Accelerator Planners Worry That SSC May Be A Hard Act To Follow

The next big project in high-energy particle physics is likely to use electrons and be cheaper to build Not an inch of tunnel for the 53-mile Superconducting Supercollider has been laid, but already the massive accelerator is casting a long shadow on the future of high-energy physics facilities. As Congress and the nation struggle with the estimated $7 billion cost of the huge machine, many scientists are coming to the conclusion that the SSC may signify the end of the line - a dinosaur as big

Christopher Anderson
Feb 4, 1990


The next big project in high-energy particle physics is likely to use electrons and be cheaper to build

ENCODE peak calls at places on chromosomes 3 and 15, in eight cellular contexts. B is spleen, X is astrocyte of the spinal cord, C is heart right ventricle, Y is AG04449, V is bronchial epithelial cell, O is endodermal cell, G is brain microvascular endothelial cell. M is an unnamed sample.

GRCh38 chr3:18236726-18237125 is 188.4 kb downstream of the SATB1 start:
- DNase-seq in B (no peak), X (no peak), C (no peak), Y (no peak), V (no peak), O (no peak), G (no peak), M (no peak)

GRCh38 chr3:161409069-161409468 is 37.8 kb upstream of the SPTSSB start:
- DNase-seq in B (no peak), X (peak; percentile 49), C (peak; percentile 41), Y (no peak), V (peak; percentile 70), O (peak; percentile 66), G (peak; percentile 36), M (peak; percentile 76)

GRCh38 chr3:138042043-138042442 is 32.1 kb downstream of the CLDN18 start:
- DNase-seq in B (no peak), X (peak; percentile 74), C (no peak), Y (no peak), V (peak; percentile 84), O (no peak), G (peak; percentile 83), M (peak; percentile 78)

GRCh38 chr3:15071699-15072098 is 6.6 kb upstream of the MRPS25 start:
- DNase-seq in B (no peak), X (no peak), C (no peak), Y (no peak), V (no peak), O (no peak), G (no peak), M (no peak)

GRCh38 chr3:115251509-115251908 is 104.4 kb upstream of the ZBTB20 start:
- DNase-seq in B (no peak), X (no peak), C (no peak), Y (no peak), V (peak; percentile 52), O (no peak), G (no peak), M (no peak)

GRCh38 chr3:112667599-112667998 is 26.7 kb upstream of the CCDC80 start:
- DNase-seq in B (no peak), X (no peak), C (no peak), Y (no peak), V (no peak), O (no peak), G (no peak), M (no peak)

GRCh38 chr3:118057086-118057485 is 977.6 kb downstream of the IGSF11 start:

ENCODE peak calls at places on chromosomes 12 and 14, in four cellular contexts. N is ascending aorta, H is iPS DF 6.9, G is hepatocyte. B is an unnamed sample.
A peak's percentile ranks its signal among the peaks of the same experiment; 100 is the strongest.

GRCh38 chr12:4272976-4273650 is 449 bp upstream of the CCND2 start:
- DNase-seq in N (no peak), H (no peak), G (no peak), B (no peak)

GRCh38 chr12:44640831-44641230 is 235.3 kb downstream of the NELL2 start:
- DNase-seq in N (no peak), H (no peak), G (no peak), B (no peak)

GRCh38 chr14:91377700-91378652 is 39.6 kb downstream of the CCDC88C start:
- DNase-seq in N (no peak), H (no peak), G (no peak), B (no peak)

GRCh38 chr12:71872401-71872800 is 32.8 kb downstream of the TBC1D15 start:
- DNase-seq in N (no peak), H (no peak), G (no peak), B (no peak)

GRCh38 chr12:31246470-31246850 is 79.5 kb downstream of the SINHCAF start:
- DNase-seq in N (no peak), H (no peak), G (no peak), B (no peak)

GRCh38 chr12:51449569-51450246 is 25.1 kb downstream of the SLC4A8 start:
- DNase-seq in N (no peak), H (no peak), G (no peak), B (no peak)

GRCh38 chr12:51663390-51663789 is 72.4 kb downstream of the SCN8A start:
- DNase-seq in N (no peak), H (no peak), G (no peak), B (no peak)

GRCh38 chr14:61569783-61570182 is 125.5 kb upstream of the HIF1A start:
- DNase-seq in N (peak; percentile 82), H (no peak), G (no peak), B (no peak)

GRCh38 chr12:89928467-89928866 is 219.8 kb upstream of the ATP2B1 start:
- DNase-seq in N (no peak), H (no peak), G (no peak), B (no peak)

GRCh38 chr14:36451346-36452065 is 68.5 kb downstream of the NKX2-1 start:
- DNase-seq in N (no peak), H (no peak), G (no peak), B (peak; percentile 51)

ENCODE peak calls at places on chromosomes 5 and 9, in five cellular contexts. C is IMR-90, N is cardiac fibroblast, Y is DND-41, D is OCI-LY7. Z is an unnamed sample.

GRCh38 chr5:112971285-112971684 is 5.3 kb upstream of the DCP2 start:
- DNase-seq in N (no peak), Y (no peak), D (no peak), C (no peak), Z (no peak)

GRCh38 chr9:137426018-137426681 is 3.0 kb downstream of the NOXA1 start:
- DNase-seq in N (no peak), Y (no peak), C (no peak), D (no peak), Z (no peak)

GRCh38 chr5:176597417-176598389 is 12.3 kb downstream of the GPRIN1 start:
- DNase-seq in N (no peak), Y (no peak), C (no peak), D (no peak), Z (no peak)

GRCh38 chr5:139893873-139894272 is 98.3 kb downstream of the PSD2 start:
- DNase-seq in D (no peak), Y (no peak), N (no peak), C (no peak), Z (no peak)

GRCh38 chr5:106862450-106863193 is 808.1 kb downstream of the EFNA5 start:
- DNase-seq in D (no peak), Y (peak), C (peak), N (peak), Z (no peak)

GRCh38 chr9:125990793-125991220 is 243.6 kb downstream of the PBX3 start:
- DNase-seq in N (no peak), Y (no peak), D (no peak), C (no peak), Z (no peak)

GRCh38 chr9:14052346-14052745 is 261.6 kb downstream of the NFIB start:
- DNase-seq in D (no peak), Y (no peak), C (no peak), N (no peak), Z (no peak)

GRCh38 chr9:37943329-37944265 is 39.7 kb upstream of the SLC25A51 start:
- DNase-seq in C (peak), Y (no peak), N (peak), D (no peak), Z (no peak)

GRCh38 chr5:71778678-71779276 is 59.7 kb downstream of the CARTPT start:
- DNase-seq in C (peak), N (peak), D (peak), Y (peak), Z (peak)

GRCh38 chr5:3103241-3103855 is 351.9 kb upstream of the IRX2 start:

Not an inch of tunnel for the 53-mile Superconducting Supercollider has been laid, but already the massive accelerator is casting a long shadow on the future of high-energy physics facilities. As Congress and the nation struggle with the estimated $7 billion cost of the huge machine, many scientists are coming to the conclusion that the SSC may signify the end of the line - a dinosaur as big and expensive as physics research machines will ever grow. But it's not clear what should come next, nor who should design and build it.

That question is particularly relevant to the two laboratories most affected by the construction of the supercollider - the Stanford Linear Accelerator Center (SLAC) in Palo Alto, Calif., and Fermi National Laboratory (Fermilab) in Batavia, Ill. If the SSC represents...

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